HB: Unfortunately, no. At least, not most of them. You’re never going to stop having those voices that pull you away from following your inner truth. I know that I’m probably never going to stop struggling with shyness, for example. But once I know how to identify my own inner voice, I can learn how to turn toward it. I can raise the volume of my inner voice so that it’s louder and more compelling than everything else inside me or around me.
And the more I listen to it, the louder it becomes.
BR: How do people do this?
HB: Of course it’s a process. For one thing, I developed twenty-seven exercises, or “innercizes”, I call them, to go through discovering your inner voice and applying it to your life.
I also talk about five pathways that are messengers of the inner voice. The first one is Knowing. People know a whole lot more, deep down in their bones, than they think they do! They know what is true for them – it’s just hard for them to admit it.
The next is Sensing, following the subtle – and sometimes not-so-subtle – sensations in your body. We actually have this amazingly sensitive instrument of a body, that’s been evolving for millions of years, but we totally ignore it and listen just to our brains.
The third is Feeling. Many people are afraid of their negative feelings and think they should only listen to their positive ones. But what I teach is that you can listen to your negative feelings, and get what they need to tell you, without actually becoming identified with them. Sometimes if you don’t
acknowledge them, they’re going to stop you. Sometimes they have something very important to teach you. But they don’t have to run your life.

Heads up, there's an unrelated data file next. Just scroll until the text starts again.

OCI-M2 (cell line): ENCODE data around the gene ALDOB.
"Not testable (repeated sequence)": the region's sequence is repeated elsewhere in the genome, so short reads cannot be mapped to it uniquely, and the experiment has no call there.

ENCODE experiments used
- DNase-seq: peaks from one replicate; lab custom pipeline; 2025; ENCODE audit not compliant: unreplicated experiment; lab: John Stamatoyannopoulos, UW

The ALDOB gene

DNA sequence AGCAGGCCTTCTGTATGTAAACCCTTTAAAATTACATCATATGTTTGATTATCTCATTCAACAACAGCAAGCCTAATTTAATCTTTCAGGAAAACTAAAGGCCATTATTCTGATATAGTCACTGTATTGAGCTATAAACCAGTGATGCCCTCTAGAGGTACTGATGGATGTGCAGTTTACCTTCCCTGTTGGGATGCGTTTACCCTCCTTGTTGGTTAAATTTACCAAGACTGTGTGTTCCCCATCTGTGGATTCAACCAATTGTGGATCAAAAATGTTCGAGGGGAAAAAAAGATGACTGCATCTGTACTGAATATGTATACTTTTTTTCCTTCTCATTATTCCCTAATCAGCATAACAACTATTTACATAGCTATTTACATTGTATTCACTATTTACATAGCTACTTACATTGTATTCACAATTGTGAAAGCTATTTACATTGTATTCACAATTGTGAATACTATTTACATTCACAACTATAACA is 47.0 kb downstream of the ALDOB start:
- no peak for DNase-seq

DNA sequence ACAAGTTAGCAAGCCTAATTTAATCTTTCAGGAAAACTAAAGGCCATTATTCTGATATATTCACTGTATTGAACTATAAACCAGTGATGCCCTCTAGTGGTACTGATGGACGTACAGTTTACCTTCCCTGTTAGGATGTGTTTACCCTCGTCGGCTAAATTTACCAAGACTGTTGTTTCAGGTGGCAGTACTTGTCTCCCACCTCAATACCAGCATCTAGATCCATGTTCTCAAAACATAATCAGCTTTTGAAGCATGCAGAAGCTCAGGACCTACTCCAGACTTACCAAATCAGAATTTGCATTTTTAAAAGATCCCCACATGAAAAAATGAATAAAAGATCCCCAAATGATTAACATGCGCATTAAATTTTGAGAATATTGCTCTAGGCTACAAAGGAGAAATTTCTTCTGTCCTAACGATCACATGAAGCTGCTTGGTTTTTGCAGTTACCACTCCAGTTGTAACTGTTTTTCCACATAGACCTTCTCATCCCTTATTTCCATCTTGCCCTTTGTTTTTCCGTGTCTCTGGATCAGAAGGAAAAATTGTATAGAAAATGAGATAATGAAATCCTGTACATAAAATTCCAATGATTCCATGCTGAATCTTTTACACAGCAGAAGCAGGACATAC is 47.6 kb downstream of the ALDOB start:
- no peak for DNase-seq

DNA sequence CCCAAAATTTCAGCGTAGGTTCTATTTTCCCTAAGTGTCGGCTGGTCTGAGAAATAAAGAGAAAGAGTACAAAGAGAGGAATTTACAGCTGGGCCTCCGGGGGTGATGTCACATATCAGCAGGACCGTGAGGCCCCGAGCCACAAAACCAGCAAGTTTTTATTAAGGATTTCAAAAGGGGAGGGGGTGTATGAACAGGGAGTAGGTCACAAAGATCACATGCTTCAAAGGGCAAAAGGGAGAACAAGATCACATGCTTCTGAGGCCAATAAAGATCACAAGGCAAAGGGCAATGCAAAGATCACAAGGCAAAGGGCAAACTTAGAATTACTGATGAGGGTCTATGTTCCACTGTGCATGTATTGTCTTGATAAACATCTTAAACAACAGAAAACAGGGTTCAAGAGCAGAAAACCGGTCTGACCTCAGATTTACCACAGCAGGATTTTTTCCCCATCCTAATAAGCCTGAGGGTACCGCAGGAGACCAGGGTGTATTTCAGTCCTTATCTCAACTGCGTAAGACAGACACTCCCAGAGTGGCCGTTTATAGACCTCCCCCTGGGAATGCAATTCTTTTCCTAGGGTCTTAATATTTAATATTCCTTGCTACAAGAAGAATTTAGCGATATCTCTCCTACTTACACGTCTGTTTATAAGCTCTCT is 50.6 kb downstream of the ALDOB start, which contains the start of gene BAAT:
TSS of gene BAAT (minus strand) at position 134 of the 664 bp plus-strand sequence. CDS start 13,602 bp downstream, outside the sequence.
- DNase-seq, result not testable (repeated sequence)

BR: And then you talk about Wanting.
HB: That’s the fourth pathway. Americans are often thought of as being too self-centered, of wanting too much. But every coach should know that most people are actually terrified of wanting and manifesting what they truly want. Maybe everybody is, at least part of the time. So we all learn to create substitute wants, things that we think we’re allowed to have. Our job as coaches is to help people to dare to claim their true passions and desires. It’s not the people who have the most who live closest to their dreams, it’s the people who want the most.
Finally, there’s what I call the Voice of the Larger Self, the spiritual essence inside you. What I found is that people can get in touch with an ineffable sense of peace and grace that’s very visceral.
BR: You also talk about the ABCs of the Inner Voice.
HB: Those are Acceptance, Being With and Compassion. This goes back to the paradox of change. We’re all very smart about what’s wrong with us. But ordering ourselves to change rarely works. Only when we allow ourselves to understand and experience how the parts of us that we may not like, or that we don’t think are optimal, serve a purpose and have a good reason for being there, do we create the room to deeply change. It’s change from the inside out, not outside in.
BR: It sounds so compassionate, but you’ve said that this is not a path for the faint of heart.
HB: I guess that’s another paradox. It’s still easier to go along with whatever’s familiar in your life, living from old expectations, dampening your deepest desires. We all have a big part of us that clings to safety, and what is known feels safe even when it isn’t. Ironically, taking the risk you’re
afraid of taking usually feels like a big relief. But daring to listen to who you really are and act accordingly means choosing to explore the unknown. It’s my favorite way to live, but it’s not easy, which is one reason I emphasize self-compassion. It’s also why I like the format of telegroups so much,
because people in my groups become so encouraging and supportive of one another in the process of following their inner voice.